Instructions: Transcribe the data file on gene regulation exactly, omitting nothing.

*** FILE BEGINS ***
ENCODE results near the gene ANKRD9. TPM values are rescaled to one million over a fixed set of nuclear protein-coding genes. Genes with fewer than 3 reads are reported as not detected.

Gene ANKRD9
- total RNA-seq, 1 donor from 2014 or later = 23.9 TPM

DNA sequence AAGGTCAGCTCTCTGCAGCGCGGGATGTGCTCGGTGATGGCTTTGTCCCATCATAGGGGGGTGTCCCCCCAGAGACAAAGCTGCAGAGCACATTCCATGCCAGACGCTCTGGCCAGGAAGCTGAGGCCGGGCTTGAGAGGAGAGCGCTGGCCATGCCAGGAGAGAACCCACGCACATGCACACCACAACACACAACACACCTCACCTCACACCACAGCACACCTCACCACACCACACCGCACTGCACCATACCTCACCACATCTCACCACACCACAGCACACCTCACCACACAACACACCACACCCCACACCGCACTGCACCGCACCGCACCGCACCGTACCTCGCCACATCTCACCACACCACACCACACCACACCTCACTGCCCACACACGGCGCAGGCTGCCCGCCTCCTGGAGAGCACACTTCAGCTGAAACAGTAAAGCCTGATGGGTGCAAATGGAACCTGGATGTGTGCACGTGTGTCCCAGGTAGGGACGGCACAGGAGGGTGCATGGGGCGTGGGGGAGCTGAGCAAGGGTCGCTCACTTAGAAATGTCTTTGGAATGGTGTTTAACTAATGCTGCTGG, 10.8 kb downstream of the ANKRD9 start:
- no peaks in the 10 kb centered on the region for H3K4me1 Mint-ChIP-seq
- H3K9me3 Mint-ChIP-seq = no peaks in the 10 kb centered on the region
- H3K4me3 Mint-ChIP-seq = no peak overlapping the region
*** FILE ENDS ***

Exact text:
ENCODE results near the gene ANKRD9. TPM values are rescaled to one million over a fixed set of nuclear protein-coding genes. Genes with fewer than 3 reads are reported as not detected.

Gene ANKRD9
- total RNA-seq, 1 donor from 2014 or later = 23.9 TPM

DNA sequence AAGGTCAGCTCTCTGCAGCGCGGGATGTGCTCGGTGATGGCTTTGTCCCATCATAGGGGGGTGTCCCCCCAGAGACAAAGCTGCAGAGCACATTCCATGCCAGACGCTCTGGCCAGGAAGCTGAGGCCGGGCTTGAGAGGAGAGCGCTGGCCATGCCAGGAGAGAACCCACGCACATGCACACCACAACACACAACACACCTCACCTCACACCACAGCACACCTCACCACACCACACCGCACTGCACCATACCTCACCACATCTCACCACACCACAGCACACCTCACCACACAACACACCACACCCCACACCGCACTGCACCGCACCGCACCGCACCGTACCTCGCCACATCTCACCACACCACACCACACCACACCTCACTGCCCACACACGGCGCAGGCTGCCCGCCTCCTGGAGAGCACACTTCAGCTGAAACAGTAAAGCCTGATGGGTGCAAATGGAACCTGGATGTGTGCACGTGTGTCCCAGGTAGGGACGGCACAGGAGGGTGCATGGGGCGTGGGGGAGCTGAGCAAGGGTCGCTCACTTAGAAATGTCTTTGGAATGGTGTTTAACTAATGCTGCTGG, 10.8 kb downstream of the ANKRD9 start:
- no peaks in the 10 kb centered on the region for H3K4me1 Mint-ChIP-seq
- H3K9me3 Mint-ChIP-seq = no peaks in the 10 kb centered on the region
- H3K4me3 Mint-ChIP-seq = no peak overlapping the region